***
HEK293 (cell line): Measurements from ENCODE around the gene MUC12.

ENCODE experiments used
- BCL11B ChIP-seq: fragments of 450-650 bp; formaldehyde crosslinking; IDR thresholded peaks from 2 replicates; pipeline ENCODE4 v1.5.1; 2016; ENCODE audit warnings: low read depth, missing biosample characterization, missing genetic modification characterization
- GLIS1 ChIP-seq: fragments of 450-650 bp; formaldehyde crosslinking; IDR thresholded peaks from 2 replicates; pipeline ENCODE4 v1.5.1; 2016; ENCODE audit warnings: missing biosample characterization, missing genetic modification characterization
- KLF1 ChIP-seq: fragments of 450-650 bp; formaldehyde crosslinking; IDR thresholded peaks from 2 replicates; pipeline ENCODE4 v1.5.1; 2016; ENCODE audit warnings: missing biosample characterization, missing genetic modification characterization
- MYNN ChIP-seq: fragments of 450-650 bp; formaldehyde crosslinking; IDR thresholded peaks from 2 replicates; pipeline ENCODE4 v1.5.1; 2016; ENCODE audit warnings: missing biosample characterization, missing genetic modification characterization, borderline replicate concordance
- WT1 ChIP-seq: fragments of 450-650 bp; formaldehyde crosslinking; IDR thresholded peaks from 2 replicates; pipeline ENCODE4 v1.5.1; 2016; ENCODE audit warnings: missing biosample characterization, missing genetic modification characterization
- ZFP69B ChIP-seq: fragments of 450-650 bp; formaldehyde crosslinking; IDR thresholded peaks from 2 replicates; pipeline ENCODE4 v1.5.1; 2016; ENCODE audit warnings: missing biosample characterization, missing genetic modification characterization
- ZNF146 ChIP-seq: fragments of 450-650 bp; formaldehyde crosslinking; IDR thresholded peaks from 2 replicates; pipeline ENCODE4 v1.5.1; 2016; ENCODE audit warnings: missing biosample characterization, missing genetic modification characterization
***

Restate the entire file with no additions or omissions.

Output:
HEK293 (cell line): Measurements from ENCODE around the gene MUC12.

ENCODE experiments used
- BCL11B ChIP-seq: fragments of 450-650 bp; formaldehyde crosslinking; IDR thresholded peaks from 2 replicates; pipeline ENCODE4 v1.5.1; 2016; ENCODE audit warnings: low read depth, missing biosample characterization, missing genetic modification characterization
- GLIS1 ChIP-seq: fragments of 450-650 bp; formaldehyde crosslinking; IDR thresholded peaks from 2 replicates; pipeline ENCODE4 v1.5.1; 2016; ENCODE audit warnings: missing biosample characterization, missing genetic modification characterization
- KLF1 ChIP-seq: fragments of 450-650 bp; formaldehyde crosslinking; IDR thresholded peaks from 2 replicates; pipeline ENCODE4 v1.5.1; 2016; ENCODE audit warnings: missing biosample characterization, missing genetic modification characterization
- MYNN ChIP-seq: fragments of 450-650 bp; formaldehyde crosslinking; IDR thresholded peaks from 2 replicates; pipeline ENCODE4 v1.5.1; 2016; ENCODE audit warnings: missing biosample characterization, missing genetic modification characterization, borderline replicate concordance
- WT1 ChIP-seq: fragments of 450-650 bp; formaldehyde crosslinking; IDR thresholded peaks from 2 replicates; pipeline ENCODE4 v1.5.1; 2016; ENCODE audit warnings: missing biosample characterization, missing genetic modification characterization
- ZFP69B ChIP-seq: fragments of 450-650 bp; formaldehyde crosslinking; IDR thresholded peaks from 2 replicates; pipeline ENCODE4 v1.5.1; 2016; ENCODE audit warnings: missing biosample characterization, missing genetic modification characterization
- ZNF146 ChIP-seq: fragments of 450-650 bp; formaldehyde crosslinking; IDR thresholded peaks from 2 replicates; pipeline ENCODE4 v1.5.1; 2016; ENCODE audit warnings: missing biosample characterization, missing genetic modification characterization